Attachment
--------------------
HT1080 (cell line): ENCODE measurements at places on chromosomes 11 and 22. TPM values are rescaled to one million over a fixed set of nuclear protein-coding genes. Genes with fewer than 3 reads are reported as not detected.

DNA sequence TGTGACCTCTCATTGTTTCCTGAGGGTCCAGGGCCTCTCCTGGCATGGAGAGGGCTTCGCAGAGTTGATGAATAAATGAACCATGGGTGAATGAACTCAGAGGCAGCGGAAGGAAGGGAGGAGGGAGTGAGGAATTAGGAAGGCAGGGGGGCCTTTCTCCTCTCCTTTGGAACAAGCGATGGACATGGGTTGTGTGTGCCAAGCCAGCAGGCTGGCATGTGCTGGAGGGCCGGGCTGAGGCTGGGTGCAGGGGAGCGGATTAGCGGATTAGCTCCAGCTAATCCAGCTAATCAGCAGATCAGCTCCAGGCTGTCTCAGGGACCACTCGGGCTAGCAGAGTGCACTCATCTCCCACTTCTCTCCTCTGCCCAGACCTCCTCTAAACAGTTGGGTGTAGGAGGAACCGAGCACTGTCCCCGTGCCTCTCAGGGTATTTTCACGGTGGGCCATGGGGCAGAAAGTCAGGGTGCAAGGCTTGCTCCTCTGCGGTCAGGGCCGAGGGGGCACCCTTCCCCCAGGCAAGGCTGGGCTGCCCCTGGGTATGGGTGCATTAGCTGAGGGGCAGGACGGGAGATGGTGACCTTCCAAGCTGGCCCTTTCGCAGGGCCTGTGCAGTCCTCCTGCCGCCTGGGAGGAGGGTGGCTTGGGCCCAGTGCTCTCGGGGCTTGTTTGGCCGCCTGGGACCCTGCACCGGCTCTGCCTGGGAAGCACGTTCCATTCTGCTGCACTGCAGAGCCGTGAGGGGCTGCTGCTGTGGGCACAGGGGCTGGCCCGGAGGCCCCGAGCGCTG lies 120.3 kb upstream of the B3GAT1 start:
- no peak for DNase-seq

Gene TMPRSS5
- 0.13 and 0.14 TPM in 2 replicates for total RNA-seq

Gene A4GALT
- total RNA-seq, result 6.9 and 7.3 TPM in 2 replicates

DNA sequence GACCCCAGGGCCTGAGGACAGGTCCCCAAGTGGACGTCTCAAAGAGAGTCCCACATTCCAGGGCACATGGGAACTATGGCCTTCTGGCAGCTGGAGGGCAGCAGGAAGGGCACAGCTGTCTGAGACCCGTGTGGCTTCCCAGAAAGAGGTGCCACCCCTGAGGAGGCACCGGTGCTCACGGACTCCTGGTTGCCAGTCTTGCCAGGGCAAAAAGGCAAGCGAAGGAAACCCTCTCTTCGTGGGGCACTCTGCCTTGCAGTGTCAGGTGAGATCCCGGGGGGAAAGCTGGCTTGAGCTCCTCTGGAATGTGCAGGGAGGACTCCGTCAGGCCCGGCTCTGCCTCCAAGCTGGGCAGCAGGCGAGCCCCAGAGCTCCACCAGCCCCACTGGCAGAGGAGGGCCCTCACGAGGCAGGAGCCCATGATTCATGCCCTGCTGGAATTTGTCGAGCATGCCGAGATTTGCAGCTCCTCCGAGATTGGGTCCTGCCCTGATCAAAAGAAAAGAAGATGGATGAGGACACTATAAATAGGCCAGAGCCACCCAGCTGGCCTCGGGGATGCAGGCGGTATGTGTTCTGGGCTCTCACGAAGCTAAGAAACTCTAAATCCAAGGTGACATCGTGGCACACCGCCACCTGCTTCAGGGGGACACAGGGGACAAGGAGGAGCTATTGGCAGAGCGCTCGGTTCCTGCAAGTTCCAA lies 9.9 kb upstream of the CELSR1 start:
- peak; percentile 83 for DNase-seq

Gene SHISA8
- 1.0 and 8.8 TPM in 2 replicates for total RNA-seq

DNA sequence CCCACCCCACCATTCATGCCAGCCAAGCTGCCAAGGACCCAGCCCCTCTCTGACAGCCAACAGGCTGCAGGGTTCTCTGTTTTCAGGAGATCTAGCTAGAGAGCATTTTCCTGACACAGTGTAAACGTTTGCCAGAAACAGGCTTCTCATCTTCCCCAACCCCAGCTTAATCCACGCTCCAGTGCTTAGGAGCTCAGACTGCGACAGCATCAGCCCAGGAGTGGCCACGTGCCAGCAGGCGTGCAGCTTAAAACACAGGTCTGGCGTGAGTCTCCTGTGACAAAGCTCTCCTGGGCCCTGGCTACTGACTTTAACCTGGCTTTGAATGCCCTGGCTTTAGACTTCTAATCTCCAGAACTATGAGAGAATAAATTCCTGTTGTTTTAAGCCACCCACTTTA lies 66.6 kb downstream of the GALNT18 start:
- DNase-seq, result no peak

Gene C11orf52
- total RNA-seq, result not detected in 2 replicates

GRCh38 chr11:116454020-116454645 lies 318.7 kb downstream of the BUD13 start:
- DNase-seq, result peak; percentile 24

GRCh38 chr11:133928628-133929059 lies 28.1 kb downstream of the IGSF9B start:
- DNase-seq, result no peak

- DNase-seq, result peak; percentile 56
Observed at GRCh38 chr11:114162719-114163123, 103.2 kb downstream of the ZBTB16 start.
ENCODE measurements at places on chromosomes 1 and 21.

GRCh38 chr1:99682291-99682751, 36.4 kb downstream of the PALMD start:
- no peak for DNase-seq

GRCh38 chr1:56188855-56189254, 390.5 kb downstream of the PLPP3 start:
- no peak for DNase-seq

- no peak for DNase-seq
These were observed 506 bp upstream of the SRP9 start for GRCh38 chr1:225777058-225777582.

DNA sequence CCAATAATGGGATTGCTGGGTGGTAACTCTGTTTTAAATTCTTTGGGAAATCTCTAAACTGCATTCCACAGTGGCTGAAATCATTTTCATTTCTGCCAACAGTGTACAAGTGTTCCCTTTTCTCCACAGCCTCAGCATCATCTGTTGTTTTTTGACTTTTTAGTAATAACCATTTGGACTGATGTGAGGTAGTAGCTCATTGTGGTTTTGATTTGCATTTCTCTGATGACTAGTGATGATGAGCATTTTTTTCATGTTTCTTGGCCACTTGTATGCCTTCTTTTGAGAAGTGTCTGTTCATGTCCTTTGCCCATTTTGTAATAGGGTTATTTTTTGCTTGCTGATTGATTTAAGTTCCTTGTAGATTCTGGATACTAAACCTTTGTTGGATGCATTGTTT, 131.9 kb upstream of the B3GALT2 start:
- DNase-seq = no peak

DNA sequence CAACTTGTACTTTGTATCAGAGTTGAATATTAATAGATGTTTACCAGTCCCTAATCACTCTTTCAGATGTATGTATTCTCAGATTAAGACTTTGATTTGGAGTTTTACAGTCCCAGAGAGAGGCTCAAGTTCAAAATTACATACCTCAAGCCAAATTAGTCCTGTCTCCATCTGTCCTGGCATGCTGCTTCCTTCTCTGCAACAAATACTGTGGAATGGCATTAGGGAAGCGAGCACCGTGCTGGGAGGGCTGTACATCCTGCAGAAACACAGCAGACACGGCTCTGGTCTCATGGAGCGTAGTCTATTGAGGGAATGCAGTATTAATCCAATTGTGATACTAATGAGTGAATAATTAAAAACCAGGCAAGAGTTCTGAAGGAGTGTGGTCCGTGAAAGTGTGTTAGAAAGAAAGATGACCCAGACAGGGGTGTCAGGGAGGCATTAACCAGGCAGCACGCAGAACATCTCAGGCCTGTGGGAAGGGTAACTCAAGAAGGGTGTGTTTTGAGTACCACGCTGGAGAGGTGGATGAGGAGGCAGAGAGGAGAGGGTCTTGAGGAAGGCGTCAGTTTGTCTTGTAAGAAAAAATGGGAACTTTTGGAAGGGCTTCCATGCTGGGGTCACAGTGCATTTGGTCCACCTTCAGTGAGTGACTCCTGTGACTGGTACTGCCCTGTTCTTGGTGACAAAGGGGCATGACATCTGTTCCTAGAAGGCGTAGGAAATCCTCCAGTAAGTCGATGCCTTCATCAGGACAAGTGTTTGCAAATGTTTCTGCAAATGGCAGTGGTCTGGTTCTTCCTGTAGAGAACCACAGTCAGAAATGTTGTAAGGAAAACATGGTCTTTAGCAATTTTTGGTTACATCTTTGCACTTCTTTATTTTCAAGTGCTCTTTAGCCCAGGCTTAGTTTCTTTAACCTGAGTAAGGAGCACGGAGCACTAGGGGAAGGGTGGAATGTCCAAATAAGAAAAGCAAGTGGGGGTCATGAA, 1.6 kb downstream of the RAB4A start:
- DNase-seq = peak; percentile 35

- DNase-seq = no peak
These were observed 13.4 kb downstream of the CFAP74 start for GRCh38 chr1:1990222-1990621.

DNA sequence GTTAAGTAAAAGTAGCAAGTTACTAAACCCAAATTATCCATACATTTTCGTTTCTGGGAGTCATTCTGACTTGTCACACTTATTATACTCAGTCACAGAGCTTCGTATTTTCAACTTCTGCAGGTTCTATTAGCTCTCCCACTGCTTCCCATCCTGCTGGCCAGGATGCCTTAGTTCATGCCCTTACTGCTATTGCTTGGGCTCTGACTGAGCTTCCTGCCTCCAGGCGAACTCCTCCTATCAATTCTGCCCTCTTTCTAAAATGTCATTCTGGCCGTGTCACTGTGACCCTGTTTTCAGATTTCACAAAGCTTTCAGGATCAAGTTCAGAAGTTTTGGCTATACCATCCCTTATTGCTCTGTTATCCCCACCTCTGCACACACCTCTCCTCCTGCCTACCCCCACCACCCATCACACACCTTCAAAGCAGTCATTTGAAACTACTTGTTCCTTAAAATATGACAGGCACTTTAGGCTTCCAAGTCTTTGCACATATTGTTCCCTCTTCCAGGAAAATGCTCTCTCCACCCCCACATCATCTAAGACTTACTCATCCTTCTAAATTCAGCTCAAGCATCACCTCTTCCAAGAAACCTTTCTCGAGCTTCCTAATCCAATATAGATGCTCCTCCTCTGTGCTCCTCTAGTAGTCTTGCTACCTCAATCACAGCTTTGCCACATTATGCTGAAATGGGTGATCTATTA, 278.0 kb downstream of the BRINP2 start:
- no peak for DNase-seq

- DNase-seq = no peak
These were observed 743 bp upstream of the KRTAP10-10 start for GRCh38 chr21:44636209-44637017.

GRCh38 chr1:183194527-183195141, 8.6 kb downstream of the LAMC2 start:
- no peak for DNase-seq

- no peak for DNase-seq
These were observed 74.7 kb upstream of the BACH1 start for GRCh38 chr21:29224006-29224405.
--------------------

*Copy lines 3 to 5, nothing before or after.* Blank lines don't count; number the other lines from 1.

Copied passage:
- no peak for DNase-seq

Gene TMPRSS5
- 0.13 and 0.14 TPM in 2 replicates for total RNA-seq